Legislative processes workshop & Five year Review of the Department of Communications

NCOP Public Enterprises and Communication

23 June 2009
Chairperson: Ms M Themba (ANC)
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Meeting Summary

The Committee was briefed about the process that Committees would follow in considering and passing Bills, and some of the challenges were highlighted, especially the lack of time for Parliamentary processes, the limited budget and the fact that sometimes the programmes of the NCOP and the provincial legislatures would clash. Members noted the need to synchronise, asked how the National Assembly and the NCOP would conduct visits to provinces, commented that the six week cycle was very short, asked about the movement of Bills between houses and whether both must consider all legislation, the possibility of fast-tracking legislation, the vacancies in Committee Staff posts, the reduction in the budget and its effect on Committee work. It was noted that the allocations were still to be made across the various committees.

Members then received a briefing from the Parliamentary Research Unit on the Five Year Review of the Department of Communications. This reviewed the key policy initiatives, the switch from analogue to digital television, the legislation enacted and the role of the Portfolio Committee on Communications. Some items that would still require discussion during the Fourth Parliament were identified. Members posed questions as to the reach of the new systems, why the budget was claimed to be insufficient, what assistance had been given to some radio stations, the problems with SABC, the source of contributions to the 2010 World Cup and the 70% Set Top Box subsidies. The Chairperson ruled that the Research Unit could not answer these questions, which should instead be directed to the Department’s officials.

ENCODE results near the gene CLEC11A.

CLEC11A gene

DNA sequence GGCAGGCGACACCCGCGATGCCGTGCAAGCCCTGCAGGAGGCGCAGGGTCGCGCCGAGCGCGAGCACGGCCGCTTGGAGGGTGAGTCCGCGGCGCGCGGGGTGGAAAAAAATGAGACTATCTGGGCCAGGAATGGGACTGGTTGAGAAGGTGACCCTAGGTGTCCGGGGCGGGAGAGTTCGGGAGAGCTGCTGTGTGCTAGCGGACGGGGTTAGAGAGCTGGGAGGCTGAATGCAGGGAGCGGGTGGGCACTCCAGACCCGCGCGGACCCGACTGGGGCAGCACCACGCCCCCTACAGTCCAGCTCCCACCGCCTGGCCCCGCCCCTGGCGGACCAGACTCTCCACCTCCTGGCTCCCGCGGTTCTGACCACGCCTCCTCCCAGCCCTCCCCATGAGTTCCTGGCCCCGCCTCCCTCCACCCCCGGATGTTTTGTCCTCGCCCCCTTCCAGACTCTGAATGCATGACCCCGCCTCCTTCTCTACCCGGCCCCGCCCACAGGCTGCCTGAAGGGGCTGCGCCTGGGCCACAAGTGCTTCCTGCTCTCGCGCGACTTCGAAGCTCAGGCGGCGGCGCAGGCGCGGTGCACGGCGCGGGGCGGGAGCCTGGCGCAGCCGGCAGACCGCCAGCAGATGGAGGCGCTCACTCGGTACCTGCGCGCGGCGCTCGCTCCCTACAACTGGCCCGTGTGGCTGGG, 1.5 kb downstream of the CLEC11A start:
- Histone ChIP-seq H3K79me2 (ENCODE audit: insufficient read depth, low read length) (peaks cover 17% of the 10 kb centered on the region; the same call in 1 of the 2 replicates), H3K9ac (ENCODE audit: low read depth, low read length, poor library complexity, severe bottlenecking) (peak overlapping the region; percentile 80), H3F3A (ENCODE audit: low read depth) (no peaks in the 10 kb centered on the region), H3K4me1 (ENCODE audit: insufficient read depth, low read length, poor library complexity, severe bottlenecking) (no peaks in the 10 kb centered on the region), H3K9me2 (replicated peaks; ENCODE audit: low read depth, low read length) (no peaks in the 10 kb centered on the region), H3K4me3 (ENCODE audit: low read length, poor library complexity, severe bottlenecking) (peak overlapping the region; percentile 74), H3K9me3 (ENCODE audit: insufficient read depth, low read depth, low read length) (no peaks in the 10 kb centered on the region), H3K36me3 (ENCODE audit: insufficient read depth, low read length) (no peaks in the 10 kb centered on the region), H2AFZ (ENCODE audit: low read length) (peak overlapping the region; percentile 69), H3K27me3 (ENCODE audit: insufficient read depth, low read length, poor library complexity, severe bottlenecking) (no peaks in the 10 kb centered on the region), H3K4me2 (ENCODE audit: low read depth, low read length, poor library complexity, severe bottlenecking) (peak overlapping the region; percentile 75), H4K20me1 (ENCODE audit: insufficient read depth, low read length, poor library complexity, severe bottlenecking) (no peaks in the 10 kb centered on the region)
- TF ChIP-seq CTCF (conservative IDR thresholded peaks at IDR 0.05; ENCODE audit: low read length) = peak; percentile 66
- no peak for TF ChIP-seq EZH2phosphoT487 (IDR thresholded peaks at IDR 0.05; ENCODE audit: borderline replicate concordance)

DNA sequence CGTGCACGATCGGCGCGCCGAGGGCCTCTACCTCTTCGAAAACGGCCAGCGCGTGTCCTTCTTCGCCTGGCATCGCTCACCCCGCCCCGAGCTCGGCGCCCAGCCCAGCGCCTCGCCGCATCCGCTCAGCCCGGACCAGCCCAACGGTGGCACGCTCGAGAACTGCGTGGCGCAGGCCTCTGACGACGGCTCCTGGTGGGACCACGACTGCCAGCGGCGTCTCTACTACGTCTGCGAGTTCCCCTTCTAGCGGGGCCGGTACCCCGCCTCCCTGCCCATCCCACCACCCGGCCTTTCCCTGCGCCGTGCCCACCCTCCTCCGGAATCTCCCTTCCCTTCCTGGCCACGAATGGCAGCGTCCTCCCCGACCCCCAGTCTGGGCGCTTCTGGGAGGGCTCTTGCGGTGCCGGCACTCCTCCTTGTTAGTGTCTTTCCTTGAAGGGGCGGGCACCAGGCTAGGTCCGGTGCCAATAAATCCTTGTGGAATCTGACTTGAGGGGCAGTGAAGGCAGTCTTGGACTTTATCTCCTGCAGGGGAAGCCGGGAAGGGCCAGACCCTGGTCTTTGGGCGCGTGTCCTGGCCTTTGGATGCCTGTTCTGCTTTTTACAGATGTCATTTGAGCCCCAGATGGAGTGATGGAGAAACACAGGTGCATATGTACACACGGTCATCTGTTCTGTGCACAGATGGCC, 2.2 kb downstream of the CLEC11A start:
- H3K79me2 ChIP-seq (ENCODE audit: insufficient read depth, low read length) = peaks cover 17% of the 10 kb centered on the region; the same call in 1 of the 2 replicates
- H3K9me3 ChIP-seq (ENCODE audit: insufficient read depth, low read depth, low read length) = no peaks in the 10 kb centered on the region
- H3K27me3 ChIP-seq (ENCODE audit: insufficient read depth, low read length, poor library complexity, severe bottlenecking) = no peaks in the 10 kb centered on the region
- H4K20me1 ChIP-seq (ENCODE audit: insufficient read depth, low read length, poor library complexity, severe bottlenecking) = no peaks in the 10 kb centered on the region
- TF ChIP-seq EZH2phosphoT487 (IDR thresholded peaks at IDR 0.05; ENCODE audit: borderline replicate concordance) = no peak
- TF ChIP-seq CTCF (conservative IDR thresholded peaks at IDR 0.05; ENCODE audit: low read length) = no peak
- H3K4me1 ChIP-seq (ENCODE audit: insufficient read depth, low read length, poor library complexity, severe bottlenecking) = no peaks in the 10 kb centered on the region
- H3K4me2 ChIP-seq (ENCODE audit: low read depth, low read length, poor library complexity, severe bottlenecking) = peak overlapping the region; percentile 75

Meeting report

Legislative process in considering and adopting Bills
Ms Zanele Mene, Manager: Committee Section, NCOP, gave a presentation reviewing the process that the Select Committees would follow in consideration and adoption of a Bill.  She reviewed the functions, powers, and the budget of the Committee.  She reviewed the oversight function of the Committee and the tools available for it to use in this task.  She identified challenges of committees, and named one major challenge as the Parliamentary Programme and the time allocated to Committees to do their work on bills.  There was little time dedicated for committees to conduct oversight.  Another challenge was a lack of financial resources because of budgetary concerns.  There was also a challenge with Human Resources, in terms of hiring staff for the new committees that had been created after the election.

Mr H Groenewald (DA, North West) commented that there was a clash between the programmes in the provincial legislatures and the National Council of Provinces (NCOP).  It was important to synchronise with the provinces. He wondered if the NCOP could go on its own to the provinces for oversight visits, as there was often confusion when they went there and the programme was changed.